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Fear a terrifying killer robot revolution? GET A GRIP: Boffins invent cyborg hand for humans

Now you can unscrew that jam jar, fight off androids

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Photo A team at the Massachusetts Institute of Technology has developed a powered glove equipped with two robotic fingers that is designed to augment the puny flesh and bone accouterments that adorn our human hands.

MIT robot fingers

Who wants five fingers when you can have seven? Credit: Melanie Gonick/MIT

The glove has sensors to register the wearer's finger movements, and feeds this into a computer algorithm to control the robotic attachments. The mechanical fingers, positioned on either side of the hand, then provide extra grip.

"This is a completely intuitive and natural way to move your robotic fingers," said Harry Asada, the Ford Professor of Engineering in MIT's Department of Mechanical Engineering. "You do not need to command the robot, but simply move your fingers naturally. Then the robotic fingers react and assist your fingers."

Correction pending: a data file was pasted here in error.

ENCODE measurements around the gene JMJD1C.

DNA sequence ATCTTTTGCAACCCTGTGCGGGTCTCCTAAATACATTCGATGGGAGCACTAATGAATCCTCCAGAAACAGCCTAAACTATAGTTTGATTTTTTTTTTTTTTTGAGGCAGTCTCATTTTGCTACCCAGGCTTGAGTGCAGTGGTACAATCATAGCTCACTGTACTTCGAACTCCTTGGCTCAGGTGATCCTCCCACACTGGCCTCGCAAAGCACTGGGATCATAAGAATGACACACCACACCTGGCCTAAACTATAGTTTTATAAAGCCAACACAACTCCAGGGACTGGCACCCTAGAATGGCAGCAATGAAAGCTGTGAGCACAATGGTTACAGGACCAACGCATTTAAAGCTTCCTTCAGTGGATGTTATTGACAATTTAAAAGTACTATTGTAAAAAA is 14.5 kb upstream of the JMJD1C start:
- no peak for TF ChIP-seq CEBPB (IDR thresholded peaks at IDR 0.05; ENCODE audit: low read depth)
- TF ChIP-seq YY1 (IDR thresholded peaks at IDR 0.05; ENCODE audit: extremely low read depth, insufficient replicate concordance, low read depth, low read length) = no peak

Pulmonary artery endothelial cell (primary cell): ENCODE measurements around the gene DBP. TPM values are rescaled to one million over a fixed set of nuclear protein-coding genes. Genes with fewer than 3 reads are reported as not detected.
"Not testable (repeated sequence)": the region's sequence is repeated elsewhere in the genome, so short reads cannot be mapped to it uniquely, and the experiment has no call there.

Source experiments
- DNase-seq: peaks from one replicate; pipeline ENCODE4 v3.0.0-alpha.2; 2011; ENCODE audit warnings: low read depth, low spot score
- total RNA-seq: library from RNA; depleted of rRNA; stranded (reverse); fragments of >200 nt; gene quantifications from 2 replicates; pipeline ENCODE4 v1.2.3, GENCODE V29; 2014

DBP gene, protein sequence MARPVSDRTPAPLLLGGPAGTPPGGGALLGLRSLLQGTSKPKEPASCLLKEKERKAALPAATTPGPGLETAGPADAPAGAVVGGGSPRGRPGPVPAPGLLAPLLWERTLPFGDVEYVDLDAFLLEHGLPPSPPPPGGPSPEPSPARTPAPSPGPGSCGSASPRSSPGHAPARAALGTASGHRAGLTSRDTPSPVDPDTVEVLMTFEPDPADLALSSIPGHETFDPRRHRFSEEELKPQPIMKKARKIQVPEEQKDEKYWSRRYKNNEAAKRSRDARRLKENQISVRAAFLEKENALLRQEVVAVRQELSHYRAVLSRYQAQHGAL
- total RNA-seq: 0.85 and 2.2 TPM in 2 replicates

To create the control algorithm, the team studied the movement of the human hand and found that all gripping gestures are essentially a combination of bringing the fingers together and twisting them inwards. This could just as easily been mimicked by seven fingers as by five, the researchers reasoned.

As it turns out it's not quite that simple – when is it ever? Everyone's grip is slightly different, and the robotic unit needs some training to successfully copy different people's style of hand movement successfully.

MIT's robot fingers get a grip

MIT's robot fingers get a grip. Credit: Melanie Gonick/MIT

At the moment the robot fingers are designed to merely mimic the gripping style of the user with the same force as exerted by fleshy fingers. But in the future the team wants to add variable force to the mechanical digits and shrink the unit into something everyone could wear on a day-to-day basis.

"This is a prototype, but we can shrink it down to one-third its size, and make it foldable," Asada says. "We could make this into a watch or a bracelet where the fingers pop up, and when the job is done, they come back into the watch. Wearable robots are a way to bring the robot closer to our daily life." ®

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